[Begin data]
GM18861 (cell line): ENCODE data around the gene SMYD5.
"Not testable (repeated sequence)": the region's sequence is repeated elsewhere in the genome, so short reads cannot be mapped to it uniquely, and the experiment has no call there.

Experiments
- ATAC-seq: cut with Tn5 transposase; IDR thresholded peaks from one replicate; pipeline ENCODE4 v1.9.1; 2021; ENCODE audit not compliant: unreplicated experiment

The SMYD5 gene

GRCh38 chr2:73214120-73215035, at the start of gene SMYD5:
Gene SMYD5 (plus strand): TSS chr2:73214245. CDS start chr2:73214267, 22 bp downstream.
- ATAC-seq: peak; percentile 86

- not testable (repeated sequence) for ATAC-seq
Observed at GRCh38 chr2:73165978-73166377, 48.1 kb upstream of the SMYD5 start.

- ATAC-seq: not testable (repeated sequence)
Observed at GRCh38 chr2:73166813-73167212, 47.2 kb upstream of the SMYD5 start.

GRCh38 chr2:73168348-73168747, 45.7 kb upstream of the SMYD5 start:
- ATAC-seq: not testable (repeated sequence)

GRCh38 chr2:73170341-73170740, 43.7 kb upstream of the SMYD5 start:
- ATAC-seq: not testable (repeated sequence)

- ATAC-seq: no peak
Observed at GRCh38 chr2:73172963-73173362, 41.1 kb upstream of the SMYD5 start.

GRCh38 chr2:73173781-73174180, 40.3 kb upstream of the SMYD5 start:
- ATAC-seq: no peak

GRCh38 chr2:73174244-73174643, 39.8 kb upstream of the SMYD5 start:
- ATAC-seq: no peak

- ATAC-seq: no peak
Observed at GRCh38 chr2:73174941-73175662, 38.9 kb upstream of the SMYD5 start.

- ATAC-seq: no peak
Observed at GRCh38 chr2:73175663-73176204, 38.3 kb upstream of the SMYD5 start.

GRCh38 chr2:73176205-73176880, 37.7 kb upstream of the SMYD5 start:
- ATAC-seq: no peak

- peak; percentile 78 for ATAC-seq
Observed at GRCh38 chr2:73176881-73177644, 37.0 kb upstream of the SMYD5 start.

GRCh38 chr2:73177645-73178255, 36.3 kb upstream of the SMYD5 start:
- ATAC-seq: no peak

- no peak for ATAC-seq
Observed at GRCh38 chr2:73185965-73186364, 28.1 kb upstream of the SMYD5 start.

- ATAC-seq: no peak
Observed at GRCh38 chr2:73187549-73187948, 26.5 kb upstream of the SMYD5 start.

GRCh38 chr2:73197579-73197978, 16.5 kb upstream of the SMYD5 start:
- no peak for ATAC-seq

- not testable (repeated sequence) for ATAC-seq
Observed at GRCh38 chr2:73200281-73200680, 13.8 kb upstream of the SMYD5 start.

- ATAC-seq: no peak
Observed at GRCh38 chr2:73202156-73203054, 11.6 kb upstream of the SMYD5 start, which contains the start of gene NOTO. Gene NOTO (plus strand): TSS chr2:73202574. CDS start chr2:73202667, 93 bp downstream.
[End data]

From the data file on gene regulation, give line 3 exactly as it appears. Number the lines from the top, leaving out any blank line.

Experiments